In early 2000s, I used to live in Port-Harcourt, South-South Nigeria. The city was safe and more peaceful then than now.
One rainy evening, I was on my way back from work; alighted from the bus at a popular bus-stop when rain started. I ran into the nearest petrol station with many other people. Whilst standing under the shed, a guy approached me. “Please, can you give me some money?” he said.
Normally, I try not to get involved with people who beg for money on the road. Those days, there were other ways to address your needs instead of begging strangers on the road. But something was different about this guy; his voice sounded like someone who needed help urgently. So, I had a quick glance at him to assess his state.
The guy looks very haggard and rough; dirty and tortured. He sounded really pitiful; he looked like someone that needed help urgently. “I was released from the prison this morning and I need transport fee to go back to my family” he said.
He then went on to give me a very pitiful story of how he landed in prison and the ordeals he had faced. I was genuinely touched by his story. I enquired to know why there was no one from his family to receive him after his release and he told me that he was miraculously released early. All the stories “added up”.
Now, this guy only asked for a small amount to take a bus to his supposed village which was a 2-hour drive from Port-Harcourt. But because of the pity I felt for him, I gave him nearly everything I had on me; I only took out the token I would use to take a bus home and handed the rest to me. As he began to say his “Thank you sir, God bless you Sir”, I entered the rain and headed home.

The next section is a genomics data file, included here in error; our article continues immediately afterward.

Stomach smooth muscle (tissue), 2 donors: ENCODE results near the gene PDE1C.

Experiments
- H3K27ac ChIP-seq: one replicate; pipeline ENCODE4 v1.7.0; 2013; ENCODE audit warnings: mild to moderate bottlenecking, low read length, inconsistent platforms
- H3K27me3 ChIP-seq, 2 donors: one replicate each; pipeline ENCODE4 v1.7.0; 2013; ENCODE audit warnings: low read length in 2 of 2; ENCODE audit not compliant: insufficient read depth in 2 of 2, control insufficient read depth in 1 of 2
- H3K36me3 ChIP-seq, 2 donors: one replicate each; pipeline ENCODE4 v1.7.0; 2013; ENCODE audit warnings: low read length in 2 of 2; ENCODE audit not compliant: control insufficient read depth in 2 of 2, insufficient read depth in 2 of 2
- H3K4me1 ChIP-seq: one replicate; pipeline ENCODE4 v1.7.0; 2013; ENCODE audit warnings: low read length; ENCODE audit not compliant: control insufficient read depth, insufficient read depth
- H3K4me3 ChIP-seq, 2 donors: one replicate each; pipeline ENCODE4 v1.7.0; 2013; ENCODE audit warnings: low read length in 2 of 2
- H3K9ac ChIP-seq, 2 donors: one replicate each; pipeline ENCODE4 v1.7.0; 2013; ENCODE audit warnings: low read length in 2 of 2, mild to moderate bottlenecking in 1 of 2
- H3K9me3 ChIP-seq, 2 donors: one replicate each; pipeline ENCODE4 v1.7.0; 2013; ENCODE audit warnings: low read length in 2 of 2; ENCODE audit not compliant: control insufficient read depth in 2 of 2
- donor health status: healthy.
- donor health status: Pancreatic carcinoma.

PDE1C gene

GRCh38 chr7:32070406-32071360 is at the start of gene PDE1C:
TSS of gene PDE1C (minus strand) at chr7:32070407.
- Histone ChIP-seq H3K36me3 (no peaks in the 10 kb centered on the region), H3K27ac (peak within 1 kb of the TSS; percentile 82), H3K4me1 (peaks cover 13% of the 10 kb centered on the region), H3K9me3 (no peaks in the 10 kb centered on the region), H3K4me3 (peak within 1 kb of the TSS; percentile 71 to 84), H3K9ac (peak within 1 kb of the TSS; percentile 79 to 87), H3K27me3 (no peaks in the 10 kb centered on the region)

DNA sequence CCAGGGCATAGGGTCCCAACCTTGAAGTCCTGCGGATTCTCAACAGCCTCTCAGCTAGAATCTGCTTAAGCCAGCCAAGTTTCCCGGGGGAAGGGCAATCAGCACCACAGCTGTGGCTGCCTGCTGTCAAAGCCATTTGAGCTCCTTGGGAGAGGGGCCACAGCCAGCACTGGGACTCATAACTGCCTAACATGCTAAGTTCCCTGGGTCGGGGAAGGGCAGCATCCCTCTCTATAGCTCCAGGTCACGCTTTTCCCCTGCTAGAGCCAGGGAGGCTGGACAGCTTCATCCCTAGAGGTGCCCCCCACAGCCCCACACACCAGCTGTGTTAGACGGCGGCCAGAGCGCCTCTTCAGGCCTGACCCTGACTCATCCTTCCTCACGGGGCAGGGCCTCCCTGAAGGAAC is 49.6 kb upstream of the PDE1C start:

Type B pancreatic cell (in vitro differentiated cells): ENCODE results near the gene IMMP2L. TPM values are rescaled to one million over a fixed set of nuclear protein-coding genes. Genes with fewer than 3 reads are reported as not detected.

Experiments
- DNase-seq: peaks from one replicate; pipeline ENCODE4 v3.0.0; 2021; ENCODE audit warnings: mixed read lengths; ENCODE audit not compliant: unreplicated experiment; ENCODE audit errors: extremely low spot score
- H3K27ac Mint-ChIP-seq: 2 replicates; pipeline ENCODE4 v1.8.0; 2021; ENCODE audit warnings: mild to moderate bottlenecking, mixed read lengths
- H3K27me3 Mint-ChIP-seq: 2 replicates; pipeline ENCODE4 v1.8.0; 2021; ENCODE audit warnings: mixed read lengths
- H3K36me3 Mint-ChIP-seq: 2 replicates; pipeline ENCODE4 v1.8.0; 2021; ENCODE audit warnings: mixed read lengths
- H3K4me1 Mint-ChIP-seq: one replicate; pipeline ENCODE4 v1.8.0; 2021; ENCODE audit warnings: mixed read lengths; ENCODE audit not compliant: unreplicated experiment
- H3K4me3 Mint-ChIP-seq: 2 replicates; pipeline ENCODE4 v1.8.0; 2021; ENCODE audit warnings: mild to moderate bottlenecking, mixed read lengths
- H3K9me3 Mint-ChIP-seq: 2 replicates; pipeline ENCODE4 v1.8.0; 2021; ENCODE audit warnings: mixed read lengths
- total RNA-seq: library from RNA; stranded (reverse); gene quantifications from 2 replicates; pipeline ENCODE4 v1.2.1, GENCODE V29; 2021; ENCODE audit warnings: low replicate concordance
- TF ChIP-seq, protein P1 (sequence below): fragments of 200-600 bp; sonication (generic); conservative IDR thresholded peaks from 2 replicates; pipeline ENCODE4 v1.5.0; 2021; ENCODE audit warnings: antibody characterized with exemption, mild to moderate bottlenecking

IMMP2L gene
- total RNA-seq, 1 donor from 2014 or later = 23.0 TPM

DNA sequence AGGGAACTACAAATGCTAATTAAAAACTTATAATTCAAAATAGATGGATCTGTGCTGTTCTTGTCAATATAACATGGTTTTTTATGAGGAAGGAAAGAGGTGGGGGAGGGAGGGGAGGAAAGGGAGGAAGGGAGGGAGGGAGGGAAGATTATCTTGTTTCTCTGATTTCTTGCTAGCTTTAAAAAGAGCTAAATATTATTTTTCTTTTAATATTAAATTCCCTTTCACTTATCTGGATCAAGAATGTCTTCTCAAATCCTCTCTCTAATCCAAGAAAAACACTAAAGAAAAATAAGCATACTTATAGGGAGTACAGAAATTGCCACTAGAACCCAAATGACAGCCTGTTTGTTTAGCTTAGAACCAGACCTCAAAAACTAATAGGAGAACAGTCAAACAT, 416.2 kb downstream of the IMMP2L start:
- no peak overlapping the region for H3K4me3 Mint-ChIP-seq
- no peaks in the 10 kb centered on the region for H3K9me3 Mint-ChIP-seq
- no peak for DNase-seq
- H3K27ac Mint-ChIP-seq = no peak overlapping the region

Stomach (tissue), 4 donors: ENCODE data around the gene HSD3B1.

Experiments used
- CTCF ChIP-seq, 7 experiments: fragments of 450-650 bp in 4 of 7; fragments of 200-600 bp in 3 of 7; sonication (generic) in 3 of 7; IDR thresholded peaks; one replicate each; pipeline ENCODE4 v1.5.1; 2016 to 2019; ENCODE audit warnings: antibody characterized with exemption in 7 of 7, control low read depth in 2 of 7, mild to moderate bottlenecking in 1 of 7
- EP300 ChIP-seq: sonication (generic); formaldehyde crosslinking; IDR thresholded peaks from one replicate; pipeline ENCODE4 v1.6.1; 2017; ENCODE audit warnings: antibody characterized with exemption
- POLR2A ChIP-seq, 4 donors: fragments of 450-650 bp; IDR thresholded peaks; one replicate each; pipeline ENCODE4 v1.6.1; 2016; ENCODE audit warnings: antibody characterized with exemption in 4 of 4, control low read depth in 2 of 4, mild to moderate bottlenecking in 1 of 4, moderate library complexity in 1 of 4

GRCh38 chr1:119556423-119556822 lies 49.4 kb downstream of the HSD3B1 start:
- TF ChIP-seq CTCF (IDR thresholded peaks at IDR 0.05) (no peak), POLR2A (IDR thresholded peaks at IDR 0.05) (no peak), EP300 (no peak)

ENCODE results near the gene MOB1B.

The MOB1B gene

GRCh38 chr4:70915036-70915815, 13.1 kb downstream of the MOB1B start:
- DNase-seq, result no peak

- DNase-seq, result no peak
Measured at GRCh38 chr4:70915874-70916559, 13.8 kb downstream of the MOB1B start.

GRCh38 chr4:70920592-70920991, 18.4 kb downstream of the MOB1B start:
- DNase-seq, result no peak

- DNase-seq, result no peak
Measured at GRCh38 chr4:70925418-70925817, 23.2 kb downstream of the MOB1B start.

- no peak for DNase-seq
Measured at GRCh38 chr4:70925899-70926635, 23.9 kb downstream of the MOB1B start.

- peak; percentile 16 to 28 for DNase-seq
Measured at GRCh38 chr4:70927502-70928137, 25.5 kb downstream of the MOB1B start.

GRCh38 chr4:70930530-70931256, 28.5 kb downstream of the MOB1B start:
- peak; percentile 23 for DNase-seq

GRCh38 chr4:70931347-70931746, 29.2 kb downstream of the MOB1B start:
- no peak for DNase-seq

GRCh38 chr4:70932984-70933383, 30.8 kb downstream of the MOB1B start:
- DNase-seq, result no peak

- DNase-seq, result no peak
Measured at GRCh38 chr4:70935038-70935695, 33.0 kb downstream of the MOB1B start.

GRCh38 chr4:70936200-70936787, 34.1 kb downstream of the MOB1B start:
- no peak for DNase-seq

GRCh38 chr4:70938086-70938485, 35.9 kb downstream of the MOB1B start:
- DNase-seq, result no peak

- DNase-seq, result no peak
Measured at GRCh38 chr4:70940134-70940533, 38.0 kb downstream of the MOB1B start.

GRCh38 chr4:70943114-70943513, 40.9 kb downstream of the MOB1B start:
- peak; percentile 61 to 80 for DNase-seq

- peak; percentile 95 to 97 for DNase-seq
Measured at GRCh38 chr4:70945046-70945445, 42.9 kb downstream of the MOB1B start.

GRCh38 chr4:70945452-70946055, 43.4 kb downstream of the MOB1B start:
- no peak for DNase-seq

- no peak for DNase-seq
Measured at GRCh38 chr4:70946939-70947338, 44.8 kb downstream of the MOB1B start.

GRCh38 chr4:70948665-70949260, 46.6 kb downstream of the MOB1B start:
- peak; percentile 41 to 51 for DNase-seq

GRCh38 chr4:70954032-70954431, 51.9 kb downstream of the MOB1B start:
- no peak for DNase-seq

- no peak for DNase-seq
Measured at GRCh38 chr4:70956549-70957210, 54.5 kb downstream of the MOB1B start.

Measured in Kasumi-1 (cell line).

The joy of being able to help a fellow human was heavy on me; It felt good for weeks.
A few months after this incident, I was at that same bus stop, coming back from work again. As I made my way, a guy approached me. It was dark and there were lots of people. As he spoke: “Sir, can you help me? I need transport fee”. I remembered his voice. It was the same guy and I realised that I had been scammed of my money when I gave this guy all I had.
I felt really bad about the fact that the guy was able to scam me. I told my colleagues about the whole episode and we all had a good laugh about it. Over the following two years, I met that same guy on four other occasions in different parts of the city. He had perfected his line and the acting was good; “Sir, can you help me transport fee?”
I took time to reminisce over the issues for some time. I had two options; either to out-rightly stop helping anyone in that kind of situation or put the shame on the scammer and continue to do that which is right. I chose the latter. I realised that the good gesture was not to the individual but to humanity; humans can scam but Humanity, the essence of our being, never scams.